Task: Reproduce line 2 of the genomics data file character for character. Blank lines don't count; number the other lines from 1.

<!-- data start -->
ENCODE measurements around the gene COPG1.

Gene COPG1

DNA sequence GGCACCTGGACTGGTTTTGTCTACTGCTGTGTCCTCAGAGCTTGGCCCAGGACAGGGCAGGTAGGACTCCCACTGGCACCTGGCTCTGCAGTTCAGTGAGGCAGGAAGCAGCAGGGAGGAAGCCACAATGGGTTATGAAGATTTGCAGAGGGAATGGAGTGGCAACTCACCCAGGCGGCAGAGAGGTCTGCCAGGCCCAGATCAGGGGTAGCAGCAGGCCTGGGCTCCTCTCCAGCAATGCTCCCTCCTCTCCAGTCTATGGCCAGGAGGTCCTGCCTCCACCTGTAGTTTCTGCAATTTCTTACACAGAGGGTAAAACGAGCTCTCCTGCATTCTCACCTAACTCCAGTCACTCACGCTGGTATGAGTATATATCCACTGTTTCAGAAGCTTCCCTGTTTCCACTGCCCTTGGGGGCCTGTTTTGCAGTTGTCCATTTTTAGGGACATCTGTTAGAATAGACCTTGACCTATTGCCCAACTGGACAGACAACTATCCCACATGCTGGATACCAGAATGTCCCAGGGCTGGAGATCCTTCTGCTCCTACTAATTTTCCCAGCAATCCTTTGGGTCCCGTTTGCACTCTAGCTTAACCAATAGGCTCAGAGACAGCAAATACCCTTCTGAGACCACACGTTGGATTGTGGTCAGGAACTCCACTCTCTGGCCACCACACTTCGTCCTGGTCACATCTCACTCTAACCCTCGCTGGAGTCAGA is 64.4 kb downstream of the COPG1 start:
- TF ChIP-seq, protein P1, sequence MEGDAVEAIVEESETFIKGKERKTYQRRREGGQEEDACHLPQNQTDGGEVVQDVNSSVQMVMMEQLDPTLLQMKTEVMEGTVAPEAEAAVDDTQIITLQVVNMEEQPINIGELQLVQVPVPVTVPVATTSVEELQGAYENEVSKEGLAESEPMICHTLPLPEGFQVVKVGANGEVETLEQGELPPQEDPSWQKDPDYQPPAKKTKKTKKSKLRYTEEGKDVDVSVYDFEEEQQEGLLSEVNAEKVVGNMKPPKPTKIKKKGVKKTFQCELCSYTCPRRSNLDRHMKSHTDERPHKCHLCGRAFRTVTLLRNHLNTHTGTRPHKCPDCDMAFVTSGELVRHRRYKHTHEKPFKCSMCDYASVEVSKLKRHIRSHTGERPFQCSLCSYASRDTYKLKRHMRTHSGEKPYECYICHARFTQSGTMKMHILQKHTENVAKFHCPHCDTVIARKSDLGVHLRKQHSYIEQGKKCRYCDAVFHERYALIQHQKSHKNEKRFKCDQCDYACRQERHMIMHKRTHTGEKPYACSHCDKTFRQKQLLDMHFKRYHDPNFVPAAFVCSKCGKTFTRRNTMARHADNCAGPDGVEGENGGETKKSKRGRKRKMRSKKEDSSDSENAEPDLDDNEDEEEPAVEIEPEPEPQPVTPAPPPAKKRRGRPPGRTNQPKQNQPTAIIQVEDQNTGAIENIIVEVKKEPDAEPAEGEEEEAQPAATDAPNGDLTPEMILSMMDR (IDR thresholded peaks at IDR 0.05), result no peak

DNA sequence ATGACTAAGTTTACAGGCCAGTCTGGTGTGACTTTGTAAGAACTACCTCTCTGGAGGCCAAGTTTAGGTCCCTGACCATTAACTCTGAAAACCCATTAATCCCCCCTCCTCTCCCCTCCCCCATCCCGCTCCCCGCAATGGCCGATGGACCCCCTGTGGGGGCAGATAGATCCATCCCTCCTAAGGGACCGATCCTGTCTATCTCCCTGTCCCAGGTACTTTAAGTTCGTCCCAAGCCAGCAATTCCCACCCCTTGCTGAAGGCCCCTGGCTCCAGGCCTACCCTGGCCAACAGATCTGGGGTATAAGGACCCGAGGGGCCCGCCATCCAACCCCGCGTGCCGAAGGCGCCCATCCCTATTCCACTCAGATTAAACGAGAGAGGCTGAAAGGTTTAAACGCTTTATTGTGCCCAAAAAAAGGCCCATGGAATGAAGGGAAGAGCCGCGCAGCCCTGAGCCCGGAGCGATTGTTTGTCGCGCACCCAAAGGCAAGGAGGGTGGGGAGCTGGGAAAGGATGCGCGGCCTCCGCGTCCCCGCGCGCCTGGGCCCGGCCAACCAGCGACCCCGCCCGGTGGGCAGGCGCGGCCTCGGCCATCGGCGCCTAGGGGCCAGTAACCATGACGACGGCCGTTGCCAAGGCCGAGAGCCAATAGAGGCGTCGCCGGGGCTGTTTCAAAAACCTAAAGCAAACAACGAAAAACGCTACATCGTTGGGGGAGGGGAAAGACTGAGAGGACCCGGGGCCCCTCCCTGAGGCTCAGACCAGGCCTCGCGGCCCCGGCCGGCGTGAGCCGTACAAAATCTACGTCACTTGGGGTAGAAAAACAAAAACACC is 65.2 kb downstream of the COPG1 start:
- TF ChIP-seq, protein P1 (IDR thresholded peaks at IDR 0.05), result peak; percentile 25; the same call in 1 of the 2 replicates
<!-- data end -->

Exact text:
Gene COPG1